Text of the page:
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How to prevent emergency home issues from putting tension on your finances

How to prevent emergency home issues from putting tension on your finances

You’ve just come home to a pipe leaking in your walls. Do you know who to call? More importantly, do you have a plan to pay for related repairs? Emergency home repairs can cost you hundreds, or even thousands, of dollars depending on their scope. If you have no clue how to get those repairs completed, you could be setting yourself up for unnecessary stress. Here are some ways you can start preparing for repairs now so you don’t have to deal with a major financial headache (and the stress it brings) in the future.

Create a List of Reliable Contractors ASAP

If you’re stressed out over a broken pipe or an electrical issue in your home, you may be more likely to rush to find a contractor. This could leave you vulnerable to scams that can leave your savings drained and your problem unaddressed. So, instead of putting this step off, try to gather information on qualified local professionals before emergencies put you in a bind. You can start with an online search to find pros in your area and view average rates and ratings. Friends and family members can also be helpful when it’s time to locate contractors to cover various repairs in your home. So, ask around so you can arm yourself ahead of time with a list of dependable professionals you can call when disaster strikes your home.

Find the Funds You Need for Surprise Repairs

More often than not, unexpected repairs spring up on homeowners before they’ve even had a chance to save. When you need money for repairs and you do not have an emergency fund, you may be more limited in the financial help available to you. This could mean that putting off other payments or maxing out credit cards will be your only options for covering those repairs. These options should be your last resort, but you can take steps to mitigate the long-term implications for your credit and finances. If you know you need to make a late payment, talk to creditors beforehand so you can possibly avoid late fees and any negative hits to your credit, and opt for cards with the lowest interest rates when paying for repairs with plastic.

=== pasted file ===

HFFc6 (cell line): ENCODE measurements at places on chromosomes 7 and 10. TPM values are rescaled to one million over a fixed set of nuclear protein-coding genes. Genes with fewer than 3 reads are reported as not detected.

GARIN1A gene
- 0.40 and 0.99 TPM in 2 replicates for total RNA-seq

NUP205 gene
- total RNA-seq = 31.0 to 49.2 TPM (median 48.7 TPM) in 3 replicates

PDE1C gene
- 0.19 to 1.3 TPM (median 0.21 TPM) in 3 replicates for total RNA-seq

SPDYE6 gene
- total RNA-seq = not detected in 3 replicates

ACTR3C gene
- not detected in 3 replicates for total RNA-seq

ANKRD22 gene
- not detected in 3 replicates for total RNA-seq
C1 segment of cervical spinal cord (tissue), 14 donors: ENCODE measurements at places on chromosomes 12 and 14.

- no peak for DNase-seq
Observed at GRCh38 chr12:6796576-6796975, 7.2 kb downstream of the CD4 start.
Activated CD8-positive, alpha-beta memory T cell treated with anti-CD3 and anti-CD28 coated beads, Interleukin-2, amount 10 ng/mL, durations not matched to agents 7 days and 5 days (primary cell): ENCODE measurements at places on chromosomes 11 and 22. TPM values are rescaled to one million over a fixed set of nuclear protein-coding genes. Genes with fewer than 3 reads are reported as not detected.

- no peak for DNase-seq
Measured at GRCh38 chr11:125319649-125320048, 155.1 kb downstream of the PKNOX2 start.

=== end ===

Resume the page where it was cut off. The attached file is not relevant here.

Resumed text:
Set Aside More of Your Money for Savings

Using last-ditch efforts to cover emergency repairs is effective, but it can also be extremely stressful. So, if you want to save yourself a lot of headache as a homeowner, you should plan ahead to put more money into your emergency savings. If you are a single parent, these budget tips can help you keep your finances on track and leave more cash left over for your emergency fund. You need to stay on top of your accounts to prevent yourself from overspending, but you should also maximize the returns you receive from your taxes. Tax credits can be a major source of savings for single parents, and you can even use your return to pay for emergency repairs or build up your savings for future peace of mind.

Learn About Your Homeowner’s Insurance

If you recently purchased a home, you know that insurance is part of the package. However, do you know how to make your homeowner's policy work for you? Filing a claim can be surprisingly tricky for many homeowners. You need knowledge of deductibles, claim documentation, and penalties in order to make an informed decision about whether to claim emergency home repairs. You also need to know which repairs are likely to not be covered by your homeowner’s insurance. If your repair is due to improper maintenance, for example, you could have your claim denied or even have your entire policy canceled. It’s a good idea to go over your homeowner's insurance policy before signing up and prior to filing a claim.

Rainy days can be relaxing, but when it comes to your home, rainy-day repairs have the potential to seriously harm or even ruin your finances. You can prevent this damage by planning ahead to pay for emergency home repairs and knowing where to turn when problems arise. So, don’t let home disasters catch you off guard. 

Photo Credit: Pixabay

This article is courtesy of  Alexis Hall from SingleParent.info

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